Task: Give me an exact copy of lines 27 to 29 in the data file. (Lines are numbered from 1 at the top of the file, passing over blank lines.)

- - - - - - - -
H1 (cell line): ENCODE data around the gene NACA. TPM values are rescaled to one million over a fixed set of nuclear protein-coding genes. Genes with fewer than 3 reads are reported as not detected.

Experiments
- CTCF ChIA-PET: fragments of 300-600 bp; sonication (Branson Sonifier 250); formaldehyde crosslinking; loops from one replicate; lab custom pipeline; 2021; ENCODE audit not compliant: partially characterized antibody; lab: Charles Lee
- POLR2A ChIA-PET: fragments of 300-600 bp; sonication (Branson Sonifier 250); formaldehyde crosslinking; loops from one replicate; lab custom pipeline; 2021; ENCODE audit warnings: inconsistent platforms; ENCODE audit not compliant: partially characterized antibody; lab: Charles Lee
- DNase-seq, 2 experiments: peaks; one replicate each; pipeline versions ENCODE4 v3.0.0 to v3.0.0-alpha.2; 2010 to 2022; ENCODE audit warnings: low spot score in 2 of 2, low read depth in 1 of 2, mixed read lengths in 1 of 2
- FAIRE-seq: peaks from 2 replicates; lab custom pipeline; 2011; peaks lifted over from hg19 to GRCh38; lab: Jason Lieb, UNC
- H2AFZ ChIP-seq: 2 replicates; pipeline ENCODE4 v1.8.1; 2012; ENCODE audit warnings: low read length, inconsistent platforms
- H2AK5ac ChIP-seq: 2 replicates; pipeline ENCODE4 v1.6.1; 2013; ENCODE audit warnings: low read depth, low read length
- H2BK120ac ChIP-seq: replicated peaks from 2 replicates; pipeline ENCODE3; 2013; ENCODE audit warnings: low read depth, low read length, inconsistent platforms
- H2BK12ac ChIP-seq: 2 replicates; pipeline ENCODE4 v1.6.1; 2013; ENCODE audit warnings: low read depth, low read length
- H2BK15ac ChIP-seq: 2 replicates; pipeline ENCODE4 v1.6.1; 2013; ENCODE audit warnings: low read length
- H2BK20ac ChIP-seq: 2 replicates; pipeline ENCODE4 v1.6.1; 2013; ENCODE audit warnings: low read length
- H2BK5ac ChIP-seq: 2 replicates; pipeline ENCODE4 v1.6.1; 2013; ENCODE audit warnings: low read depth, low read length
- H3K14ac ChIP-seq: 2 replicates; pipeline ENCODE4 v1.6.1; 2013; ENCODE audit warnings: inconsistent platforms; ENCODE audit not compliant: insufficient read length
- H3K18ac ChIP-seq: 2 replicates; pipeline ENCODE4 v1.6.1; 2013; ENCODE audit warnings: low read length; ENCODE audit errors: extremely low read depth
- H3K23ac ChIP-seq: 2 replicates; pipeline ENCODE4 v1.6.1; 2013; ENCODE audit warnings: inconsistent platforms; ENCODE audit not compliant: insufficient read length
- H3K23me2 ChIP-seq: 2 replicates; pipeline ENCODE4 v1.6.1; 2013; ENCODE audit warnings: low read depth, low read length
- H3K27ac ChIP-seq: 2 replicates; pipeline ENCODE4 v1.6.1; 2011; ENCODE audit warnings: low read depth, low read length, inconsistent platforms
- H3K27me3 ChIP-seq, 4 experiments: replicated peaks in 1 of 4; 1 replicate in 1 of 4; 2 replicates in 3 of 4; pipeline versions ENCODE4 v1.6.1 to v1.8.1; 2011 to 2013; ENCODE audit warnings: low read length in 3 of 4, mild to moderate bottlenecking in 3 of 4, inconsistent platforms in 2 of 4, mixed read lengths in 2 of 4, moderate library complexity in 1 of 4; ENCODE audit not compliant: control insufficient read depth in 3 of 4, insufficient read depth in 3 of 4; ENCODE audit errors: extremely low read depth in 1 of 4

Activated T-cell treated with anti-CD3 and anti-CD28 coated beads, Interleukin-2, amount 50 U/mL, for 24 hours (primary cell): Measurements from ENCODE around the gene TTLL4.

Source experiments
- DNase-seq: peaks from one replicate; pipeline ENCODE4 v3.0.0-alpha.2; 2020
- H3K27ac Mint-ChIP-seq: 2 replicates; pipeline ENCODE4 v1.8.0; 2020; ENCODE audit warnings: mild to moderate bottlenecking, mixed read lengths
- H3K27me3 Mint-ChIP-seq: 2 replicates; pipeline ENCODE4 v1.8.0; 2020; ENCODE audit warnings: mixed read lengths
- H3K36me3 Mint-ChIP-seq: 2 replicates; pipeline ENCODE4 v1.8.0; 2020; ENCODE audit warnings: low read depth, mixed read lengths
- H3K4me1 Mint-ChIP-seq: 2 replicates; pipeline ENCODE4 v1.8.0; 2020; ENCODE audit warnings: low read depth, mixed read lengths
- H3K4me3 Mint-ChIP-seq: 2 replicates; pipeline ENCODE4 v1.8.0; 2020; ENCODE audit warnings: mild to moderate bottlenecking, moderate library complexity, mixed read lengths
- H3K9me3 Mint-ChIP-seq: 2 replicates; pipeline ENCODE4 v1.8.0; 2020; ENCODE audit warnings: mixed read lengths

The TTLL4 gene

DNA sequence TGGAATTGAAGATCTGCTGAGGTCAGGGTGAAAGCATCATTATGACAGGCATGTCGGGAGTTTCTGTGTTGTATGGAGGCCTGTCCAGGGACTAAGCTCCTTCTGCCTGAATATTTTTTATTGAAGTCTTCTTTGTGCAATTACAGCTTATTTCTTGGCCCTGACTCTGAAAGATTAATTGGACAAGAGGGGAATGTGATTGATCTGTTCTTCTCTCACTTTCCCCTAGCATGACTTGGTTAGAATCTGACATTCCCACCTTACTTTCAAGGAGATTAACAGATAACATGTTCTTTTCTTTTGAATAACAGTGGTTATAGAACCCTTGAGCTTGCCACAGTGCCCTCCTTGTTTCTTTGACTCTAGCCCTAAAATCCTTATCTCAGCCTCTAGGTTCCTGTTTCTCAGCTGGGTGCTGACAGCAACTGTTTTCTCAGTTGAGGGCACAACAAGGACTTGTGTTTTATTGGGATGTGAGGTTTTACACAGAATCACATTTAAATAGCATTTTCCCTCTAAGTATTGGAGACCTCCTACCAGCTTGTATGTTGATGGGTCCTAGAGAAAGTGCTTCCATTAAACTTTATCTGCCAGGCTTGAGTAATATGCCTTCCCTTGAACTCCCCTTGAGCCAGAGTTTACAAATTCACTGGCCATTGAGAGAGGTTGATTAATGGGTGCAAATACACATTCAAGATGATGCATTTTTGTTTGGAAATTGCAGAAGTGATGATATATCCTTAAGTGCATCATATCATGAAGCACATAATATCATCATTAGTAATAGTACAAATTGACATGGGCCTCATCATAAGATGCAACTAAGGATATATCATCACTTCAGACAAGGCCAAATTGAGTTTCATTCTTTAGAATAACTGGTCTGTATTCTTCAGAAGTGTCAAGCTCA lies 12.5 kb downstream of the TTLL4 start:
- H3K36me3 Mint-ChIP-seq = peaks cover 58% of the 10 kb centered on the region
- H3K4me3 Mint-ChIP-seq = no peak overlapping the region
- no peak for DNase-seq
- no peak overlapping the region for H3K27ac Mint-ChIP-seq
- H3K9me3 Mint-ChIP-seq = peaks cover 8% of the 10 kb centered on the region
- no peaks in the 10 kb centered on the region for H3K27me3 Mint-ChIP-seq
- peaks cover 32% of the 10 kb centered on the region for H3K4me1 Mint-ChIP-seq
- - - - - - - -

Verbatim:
- H3K4me3 Mint-ChIP-seq: 2 replicates; pipeline ENCODE4 v1.8.0; 2020; ENCODE audit warnings: mild to moderate bottlenecking, moderate library complexity, mixed read lengths
- H3K9me3 Mint-ChIP-seq: 2 replicates; pipeline ENCODE4 v1.8.0; 2020; ENCODE audit warnings: mixed read lengths

The TTLL4 gene